IRS statement dampens Austin-area rush to prepay property taxes


Some taxpayers had rushed to try to beat cap on property tax deductions set by congressional GOP tax overhaul.

But IRS says taxpayers can deduct 2018 property tax payments only if they’ve already gotten their tax bill.

A new federal tax law, coupled with the flu, hasn’t made for a merry holiday week for Bruce Elfant, Travis County’s tax assessor-collector.

Elfant said hundreds of calls from property owners wanting to know if they can prepay their 2018 property taxes, hoping to take advantage of a key deduction before it goes away, forced him into work Wednesday — the first day out of the past six that he didn’t run a fever from the flu.

Until late Wednesday afternoon, Elfant didn’t know the answer to the pressing question many people were calling about: whether the Internal Revenue Service will accept advance property tax payments for 2018 as a tax deduction for 2017.

For taxpayers who itemize, the tax overhaul signed last week by President Donald Trump caps deductions for state and local income, sales and property taxes at a combined $10,000 when calculating federal tax liability.

Across the country, many taxpayers — including Central Texans — were scrambling this week to prepay their 2018 property taxes before the new cap kicks in Jan. 1, hoping to save on their federal taxes.

That cap could make a big difference for taxpayers in Texas, which has no state income tax and has higher property taxes than the national average.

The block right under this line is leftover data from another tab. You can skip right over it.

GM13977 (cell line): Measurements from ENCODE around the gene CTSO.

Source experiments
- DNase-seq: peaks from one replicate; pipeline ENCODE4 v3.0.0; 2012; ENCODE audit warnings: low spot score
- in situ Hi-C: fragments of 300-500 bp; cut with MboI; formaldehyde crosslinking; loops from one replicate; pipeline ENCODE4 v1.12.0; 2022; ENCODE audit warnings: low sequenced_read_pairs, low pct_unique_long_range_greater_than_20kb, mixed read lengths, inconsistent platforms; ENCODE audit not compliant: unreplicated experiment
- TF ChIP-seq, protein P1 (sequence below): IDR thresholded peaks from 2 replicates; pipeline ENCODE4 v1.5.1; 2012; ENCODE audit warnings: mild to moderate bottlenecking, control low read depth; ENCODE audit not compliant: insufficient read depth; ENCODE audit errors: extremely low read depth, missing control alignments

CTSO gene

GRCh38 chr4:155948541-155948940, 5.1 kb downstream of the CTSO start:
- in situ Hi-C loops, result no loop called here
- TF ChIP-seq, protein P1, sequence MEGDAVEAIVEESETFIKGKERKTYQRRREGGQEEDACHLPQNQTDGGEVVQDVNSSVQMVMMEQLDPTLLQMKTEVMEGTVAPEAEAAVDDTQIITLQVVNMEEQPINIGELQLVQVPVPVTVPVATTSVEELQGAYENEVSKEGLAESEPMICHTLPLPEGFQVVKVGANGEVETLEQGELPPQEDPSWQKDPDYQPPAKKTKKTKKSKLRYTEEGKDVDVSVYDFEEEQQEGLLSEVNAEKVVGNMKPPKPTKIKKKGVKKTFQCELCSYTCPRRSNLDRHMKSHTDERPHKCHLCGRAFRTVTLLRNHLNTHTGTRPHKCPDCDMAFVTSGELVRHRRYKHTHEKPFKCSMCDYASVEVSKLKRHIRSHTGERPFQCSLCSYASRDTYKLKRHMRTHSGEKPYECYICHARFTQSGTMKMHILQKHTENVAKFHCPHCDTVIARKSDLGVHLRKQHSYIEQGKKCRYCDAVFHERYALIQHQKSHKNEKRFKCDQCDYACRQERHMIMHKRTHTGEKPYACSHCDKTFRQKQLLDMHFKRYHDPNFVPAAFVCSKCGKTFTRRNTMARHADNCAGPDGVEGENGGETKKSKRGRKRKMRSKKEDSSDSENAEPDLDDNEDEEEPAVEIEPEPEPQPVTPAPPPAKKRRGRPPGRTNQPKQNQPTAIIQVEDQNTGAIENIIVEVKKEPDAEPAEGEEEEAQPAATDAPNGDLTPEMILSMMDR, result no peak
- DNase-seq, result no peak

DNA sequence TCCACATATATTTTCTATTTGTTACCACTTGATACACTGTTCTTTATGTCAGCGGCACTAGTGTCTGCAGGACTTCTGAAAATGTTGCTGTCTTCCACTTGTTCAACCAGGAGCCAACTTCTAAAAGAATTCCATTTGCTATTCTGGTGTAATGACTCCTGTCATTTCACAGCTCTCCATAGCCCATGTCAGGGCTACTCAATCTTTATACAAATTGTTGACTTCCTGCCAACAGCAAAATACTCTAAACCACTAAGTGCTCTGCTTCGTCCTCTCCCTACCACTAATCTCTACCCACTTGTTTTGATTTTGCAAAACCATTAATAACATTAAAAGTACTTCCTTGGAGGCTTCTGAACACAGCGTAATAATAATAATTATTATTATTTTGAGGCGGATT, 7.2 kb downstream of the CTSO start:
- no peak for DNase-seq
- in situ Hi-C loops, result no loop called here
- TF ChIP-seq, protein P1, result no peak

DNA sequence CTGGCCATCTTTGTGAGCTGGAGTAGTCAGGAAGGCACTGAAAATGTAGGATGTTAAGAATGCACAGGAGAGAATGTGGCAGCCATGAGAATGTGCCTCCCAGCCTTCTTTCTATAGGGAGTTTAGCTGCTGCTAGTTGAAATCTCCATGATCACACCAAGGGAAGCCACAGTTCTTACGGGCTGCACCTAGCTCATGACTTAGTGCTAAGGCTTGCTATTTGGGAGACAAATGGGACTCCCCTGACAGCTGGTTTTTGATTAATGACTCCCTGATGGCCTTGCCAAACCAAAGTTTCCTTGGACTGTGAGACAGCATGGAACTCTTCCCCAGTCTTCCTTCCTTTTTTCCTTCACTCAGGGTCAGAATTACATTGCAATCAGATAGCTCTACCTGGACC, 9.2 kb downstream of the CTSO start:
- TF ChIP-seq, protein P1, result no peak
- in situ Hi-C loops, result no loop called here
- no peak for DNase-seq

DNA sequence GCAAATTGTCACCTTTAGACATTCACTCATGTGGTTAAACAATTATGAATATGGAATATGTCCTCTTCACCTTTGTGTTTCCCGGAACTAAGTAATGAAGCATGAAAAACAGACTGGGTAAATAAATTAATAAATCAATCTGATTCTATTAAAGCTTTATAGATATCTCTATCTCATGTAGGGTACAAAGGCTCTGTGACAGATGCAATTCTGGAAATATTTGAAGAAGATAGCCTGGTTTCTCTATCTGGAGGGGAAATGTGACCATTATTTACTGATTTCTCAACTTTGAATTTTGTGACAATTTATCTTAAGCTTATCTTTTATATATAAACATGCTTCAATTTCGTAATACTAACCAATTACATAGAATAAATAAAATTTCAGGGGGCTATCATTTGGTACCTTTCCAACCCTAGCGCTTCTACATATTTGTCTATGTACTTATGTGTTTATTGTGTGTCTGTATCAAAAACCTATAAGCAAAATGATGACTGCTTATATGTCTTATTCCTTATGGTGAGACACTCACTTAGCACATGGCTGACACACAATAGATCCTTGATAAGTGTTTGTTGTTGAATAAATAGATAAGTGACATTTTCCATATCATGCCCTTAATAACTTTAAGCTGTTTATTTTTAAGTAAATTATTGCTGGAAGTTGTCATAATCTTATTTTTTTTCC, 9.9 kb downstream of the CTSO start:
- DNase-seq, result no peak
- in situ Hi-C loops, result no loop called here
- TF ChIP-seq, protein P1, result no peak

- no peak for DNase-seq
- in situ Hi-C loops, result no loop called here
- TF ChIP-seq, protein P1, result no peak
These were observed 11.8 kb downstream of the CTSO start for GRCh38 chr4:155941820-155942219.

“We’ve taken about 500 property tax calls today,” Tiffany Seward, director of communications for the Travis County Tax Office, said about midday Wednesday, although not all calls were about the deduction issue.

Then, late Wednesday afternoon, the IRS issued a statement that indicates many taxpayers will not be able to take advantage of the deduction. The IRS said taxpayers can deduct their 2018 property tax payments only if they have already received their tax bill — known as a tax assessment — from their local tax authority.

Elfant said the IRS statement seems decisive for Texas property owners.

Noting that tax bills in Texas counties aren’t calculated until October, “we can’t assess taxes that don’t exist yet,” Elfant said.

“It looks like Texans are out of luck in terms of being able to deduct 2018 property taxes, if the assessment has to be done in 2017. Our tax schedule doesn’t work that way,” Elfant said.

Prior to the IRS statement, Elfant’s office had been accepting advance property tax payments from Travis County property owners, saying it would hold them in escrow until 2018’s tax bills are calculated.

His office said it would continue to accept prepayments and hold them in escrow, if taxpayers want to continue to prepay their taxes. Taxpayers can later ask for a refund, if they choose, Seward said.

“I think it’s unfortunate,” Elfant said. “For all these years, Texans have been able to deduct all their property taxes from their income tax. Next year, they’ll no longer be able to deduct their property tax amounts over $10,000 and we don’t see a way that prepaying enables Texas property tax payers to get around that.”

In Williamson County, Tax Assessor-Collector Larry Gaddes said his entire staff was busy assisting customers Wednesday. “We typically have no one prepaying their taxes,” he said. “Today we have had several dozen customers in our office prepaying their 2018 taxes and have received dozens more in the mail.”

Following the new information from the IRS, Gaddes’ office issued a statement Wednesday afternoon that no more property tax prepayments would be accepted.

“Effective immediately: WE WILL NOT ACCEPT PRE-PAYMENTS OF 2018 PROPERTY TAXES. The IRS has determined that they are not deductible because the taxes have not yet been assessed for 2018,” the statement read.

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